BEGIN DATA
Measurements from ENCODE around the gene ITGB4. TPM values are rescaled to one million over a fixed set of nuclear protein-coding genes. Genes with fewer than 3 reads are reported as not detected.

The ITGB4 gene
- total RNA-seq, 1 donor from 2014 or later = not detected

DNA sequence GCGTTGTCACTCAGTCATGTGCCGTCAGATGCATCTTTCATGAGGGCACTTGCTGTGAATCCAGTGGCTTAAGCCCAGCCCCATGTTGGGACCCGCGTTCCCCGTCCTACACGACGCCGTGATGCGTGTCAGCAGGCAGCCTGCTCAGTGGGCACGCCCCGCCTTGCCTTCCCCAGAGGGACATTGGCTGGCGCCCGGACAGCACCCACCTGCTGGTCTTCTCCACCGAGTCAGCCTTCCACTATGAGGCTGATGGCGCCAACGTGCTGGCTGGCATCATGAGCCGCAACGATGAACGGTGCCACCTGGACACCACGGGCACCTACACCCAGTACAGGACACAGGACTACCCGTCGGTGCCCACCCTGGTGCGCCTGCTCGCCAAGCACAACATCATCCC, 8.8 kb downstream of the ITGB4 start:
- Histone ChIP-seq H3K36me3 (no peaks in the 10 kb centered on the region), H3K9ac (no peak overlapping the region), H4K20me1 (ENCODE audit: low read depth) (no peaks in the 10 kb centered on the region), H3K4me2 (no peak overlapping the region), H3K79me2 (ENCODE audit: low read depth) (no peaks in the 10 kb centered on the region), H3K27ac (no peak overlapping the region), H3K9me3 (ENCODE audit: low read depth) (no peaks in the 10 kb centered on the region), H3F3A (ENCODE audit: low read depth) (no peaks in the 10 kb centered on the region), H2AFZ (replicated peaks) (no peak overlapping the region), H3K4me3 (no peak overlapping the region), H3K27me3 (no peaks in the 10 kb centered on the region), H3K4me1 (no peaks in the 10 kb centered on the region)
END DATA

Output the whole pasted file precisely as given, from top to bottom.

Measurements from ENCODE around the gene ITGB4. TPM values are rescaled to one million over a fixed set of nuclear protein-coding genes. Genes with fewer than 3 reads are reported as not detected.

The ITGB4 gene
- total RNA-seq, 1 donor from 2014 or later = not detected

DNA sequence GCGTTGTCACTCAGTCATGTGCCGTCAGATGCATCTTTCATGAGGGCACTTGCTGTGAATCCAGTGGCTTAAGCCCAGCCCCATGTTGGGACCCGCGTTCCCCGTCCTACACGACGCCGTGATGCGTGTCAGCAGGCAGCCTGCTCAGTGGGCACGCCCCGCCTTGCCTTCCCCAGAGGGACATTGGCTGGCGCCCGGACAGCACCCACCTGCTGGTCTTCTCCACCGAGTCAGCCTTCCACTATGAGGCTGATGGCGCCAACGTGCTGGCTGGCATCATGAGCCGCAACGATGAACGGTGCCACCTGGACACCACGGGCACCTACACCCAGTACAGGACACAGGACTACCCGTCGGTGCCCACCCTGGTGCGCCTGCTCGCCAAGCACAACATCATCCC, 8.8 kb downstream of the ITGB4 start:
- Histone ChIP-seq H3K36me3 (no peaks in the 10 kb centered on the region), H3K9ac (no peak overlapping the region), H4K20me1 (ENCODE audit: low read depth) (no peaks in the 10 kb centered on the region), H3K4me2 (no peak overlapping the region), H3K79me2 (ENCODE audit: low read depth) (no peaks in the 10 kb centered on the region), H3K27ac (no peak overlapping the region), H3K9me3 (ENCODE audit: low read depth) (no peaks in the 10 kb centered on the region), H3F3A (ENCODE audit: low read depth) (no peaks in the 10 kb centered on the region), H2AFZ (replicated peaks) (no peak overlapping the region), H3K4me3 (no peak overlapping the region), H3K27me3 (no peaks in the 10 kb centered on the region), H3K4me1 (no peaks in the 10 kb centered on the region)